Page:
anvi-run-hmms -c minion_D3.db \
              --num-threads 10 

Our contigs database is ready.

Taking a look at contig stats

Since the v3 release, anvi’o has a program called anvi-display-contigs-stats that visualizes basic stats of ‘things’ in a given list of contigs databases, so we can take a quick look at this database by running:

anvi-display-contigs-stats minion_D3.db

This command will open an interactive display:

Contigs

anvi-display-contigs-stats can also produce a text output, or compare multiple contigs databases (here is a screenshot for that).

Most contigs are pretty well sized. Andrea’s size selection seems to have worked well.

Usually the number of rRNA genes is a fraction of our assembled metagenomes. But in this case there are as many single-copy core genes as there are rRNA hits as shown under the ‘Raw number of HMM Hits’ section. This is due to the fact that HMMs to identify ribosomal RNAs use the DNA alphabet, while the HMMs that identify single-copy core genes rely on amino acid seqeunces. Because indels cause many frame-shift errors in the gene context, amino acid sequences of those crippled gene calls become unrecognizeable to any model. DNA models continue to rock because long hair don’t care.

One of our goals going forward with MinION is to get better at correcting those errors when short read data is available. But that’s for later.

Getting out ribosomal RNA gene sequences

Since we run HMMs for ribosomal RNAs, the contigs database knows which sequences had a significant match to any of the models in our ribosomal RNA collection. We can quickly learn what models available in any HMM collection this way:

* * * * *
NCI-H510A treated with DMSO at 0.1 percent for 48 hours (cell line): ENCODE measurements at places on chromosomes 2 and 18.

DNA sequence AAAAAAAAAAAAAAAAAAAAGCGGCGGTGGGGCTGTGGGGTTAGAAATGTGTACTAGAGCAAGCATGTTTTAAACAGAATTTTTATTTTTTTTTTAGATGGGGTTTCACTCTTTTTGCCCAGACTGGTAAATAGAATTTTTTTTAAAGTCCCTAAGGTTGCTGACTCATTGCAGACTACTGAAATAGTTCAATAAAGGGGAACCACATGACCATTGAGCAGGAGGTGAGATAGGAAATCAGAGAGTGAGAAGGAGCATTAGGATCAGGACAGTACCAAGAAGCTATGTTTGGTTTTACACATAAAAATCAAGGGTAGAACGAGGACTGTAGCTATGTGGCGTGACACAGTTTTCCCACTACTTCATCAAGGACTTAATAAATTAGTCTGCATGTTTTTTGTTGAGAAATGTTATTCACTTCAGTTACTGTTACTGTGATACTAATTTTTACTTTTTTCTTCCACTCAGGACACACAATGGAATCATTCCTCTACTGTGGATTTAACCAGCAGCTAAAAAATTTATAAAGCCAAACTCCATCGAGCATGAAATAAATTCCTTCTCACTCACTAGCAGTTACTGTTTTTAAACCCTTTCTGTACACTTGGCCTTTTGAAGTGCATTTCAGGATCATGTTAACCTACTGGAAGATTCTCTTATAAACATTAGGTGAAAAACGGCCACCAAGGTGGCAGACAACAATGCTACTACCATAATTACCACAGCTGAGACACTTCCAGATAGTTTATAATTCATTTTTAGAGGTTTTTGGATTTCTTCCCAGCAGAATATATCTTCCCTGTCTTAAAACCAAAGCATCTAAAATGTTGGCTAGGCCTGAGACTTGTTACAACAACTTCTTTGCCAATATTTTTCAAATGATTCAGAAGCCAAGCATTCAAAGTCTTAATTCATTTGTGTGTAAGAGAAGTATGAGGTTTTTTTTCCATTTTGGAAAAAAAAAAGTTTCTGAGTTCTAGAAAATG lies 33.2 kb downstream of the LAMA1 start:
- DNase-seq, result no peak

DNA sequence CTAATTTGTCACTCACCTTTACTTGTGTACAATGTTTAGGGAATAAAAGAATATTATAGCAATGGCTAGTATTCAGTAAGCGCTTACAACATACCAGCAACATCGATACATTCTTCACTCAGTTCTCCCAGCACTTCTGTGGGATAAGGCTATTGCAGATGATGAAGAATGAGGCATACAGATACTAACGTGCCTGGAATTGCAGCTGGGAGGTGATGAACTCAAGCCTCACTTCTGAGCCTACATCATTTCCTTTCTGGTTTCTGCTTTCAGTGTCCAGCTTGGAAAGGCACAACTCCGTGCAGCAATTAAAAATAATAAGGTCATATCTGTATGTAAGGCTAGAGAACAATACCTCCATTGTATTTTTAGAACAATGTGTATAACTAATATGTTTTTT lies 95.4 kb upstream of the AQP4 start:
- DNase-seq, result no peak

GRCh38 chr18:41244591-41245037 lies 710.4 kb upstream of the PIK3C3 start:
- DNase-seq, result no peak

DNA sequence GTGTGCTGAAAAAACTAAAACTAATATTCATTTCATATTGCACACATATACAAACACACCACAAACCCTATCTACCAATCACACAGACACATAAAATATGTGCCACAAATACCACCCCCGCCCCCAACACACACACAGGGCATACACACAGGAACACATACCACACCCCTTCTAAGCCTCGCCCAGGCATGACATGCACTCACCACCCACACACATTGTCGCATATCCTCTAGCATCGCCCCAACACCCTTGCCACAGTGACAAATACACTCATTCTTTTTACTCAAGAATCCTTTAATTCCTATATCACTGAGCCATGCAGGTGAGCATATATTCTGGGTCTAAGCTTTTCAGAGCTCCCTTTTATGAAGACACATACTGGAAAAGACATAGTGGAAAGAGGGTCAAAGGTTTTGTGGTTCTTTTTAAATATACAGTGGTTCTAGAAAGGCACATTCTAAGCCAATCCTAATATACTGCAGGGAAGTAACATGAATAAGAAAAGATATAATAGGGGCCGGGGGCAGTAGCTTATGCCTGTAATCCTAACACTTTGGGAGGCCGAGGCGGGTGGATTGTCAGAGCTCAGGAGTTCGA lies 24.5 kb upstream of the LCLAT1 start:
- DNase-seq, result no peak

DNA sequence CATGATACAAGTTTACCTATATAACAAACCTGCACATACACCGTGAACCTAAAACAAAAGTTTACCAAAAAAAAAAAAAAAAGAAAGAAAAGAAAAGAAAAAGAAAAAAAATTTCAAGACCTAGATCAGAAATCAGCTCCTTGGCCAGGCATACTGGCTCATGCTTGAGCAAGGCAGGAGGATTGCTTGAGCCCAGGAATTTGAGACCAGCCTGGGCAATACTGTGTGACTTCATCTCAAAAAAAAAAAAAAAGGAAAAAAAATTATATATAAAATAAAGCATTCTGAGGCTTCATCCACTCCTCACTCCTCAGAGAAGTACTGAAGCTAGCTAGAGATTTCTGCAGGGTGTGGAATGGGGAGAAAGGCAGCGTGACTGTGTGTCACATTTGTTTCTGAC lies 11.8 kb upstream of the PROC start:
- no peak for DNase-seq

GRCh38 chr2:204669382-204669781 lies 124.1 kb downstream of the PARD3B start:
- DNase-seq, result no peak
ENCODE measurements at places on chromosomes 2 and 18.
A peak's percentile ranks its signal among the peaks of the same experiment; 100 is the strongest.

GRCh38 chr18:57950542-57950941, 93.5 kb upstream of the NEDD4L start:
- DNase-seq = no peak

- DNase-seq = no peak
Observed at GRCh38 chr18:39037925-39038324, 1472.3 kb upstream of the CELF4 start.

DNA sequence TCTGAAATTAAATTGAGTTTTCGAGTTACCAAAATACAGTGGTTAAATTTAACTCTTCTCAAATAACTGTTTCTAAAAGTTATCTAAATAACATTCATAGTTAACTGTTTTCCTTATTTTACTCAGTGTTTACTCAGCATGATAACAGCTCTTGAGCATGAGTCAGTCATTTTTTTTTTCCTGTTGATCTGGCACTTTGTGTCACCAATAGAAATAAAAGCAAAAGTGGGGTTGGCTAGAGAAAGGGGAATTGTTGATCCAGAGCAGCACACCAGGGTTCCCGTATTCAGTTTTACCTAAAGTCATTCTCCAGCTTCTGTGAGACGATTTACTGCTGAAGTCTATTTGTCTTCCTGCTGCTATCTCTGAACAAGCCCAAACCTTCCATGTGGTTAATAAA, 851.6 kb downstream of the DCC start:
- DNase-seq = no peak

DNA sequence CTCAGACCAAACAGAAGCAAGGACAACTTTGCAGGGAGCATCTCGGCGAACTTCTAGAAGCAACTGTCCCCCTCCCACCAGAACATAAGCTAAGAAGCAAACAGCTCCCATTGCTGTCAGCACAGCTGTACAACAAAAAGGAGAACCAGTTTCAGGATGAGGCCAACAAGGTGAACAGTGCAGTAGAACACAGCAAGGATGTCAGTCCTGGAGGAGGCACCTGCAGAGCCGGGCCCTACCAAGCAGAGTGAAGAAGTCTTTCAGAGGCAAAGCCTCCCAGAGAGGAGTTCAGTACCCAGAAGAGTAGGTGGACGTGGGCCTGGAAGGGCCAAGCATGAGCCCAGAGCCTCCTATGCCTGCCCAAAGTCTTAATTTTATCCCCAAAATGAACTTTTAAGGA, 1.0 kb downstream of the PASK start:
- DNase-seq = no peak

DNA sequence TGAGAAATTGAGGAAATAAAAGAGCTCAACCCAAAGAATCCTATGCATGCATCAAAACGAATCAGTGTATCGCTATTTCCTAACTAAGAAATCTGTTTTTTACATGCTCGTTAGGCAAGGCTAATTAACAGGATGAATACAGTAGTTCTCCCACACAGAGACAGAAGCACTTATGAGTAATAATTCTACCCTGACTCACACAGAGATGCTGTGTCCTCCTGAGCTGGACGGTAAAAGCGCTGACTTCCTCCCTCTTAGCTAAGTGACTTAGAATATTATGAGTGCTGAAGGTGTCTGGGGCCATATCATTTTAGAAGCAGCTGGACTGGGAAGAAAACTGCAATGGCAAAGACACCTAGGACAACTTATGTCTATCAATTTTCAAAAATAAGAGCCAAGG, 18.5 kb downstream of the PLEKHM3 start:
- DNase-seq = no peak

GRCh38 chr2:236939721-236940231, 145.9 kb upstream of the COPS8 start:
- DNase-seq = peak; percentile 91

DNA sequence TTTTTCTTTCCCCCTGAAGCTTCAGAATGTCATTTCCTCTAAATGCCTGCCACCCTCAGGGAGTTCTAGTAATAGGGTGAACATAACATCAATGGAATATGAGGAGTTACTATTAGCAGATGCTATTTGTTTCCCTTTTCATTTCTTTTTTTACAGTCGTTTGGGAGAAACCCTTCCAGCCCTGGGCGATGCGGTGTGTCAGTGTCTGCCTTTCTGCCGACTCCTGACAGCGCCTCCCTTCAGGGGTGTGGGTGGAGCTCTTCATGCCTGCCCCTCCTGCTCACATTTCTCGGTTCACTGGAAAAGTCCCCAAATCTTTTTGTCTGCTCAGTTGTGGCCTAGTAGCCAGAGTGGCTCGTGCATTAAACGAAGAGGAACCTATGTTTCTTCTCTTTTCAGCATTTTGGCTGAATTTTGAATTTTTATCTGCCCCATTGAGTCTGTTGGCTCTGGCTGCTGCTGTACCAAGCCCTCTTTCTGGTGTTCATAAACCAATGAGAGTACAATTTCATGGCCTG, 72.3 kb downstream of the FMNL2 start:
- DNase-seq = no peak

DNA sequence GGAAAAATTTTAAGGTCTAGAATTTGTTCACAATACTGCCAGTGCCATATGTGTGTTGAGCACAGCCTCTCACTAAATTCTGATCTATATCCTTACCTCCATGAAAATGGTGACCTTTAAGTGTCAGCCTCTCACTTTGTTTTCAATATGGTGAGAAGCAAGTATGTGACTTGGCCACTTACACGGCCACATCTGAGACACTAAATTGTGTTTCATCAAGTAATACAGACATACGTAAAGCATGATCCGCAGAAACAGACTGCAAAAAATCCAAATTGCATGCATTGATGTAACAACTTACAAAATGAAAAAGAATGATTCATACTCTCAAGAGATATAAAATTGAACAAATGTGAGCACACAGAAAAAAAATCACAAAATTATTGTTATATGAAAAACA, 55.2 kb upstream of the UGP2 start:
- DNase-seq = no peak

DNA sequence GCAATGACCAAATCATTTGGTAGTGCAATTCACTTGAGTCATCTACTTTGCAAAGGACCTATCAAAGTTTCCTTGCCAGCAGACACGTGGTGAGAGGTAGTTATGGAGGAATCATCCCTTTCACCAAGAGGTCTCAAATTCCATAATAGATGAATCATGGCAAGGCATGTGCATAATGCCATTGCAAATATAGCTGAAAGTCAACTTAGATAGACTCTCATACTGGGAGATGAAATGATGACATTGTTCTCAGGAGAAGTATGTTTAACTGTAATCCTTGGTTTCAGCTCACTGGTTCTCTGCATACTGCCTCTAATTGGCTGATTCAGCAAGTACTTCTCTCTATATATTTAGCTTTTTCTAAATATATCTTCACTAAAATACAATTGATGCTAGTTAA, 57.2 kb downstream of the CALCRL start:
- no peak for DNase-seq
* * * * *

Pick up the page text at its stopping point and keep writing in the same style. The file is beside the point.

anvi-get-sequences-for-hmm-hits -c minion_D3.db \
                                --hmm-source Ribosomal_RNAs \
                                --list-available-gene-names

* Archaeal_23S_rRNA, Archaeal_5S_rRNA, Archaeal_5_8S_rRNA,
  Bacterial_16S_rRNA, Bacterial_23S_rRNA, Bacterial_5S_rRNA,
  Eukaryotic_28S_rRNA, Eukaryotic_5S_rRNA, Eukaryotic_5_8S_rRNA,
  Mitochondrial_12S_rRNA, Mitochondrial_16S_rRNA, Archaeal_16S_rRNA

Here I want to take a quick look at 16S and 23S rRNA genes, but one could select anything from the list of available genes shown above (if you do not specify any gene names, you would get a FASTA file with everything):

anvi-get-sequences-for-hmm-hits -c minion_D3.db \
                                --hmm-source Ribosomal_RNAs \
                                --gene-name Bacterial_16S_rRNA,Bacterial_23S_rRNA \
                                -o minion_D3_rRNA.fa

This gives me a FASTA file with 42 sequences in it.

Naturally, I go to the NCBI with it, and BLAST them all against the nr database.

Here is the summary of top hits this script generated from the search results:

Found in the assembly Best hit on NCBI Percent alignment Percent identity Accession
Bacterial_23S_rRNA Alistipes finegoldii 100% 88.17% NR_103154
Bacterial_23S_rRNA Anaerostipes hadrus 94.82% 81.49% CP012098
Bacterial_16S_rRNA Bacteroides cellulosilyticus 97.66% 91.43% CP012801
Bacterial_23S_rRNA Bacteroides cellulosilyticus 94.68% 87.26% CP012801
Bacterial_23S_rRNA Bacteroides cellulosilyticus 95.96% 88.25% CP012801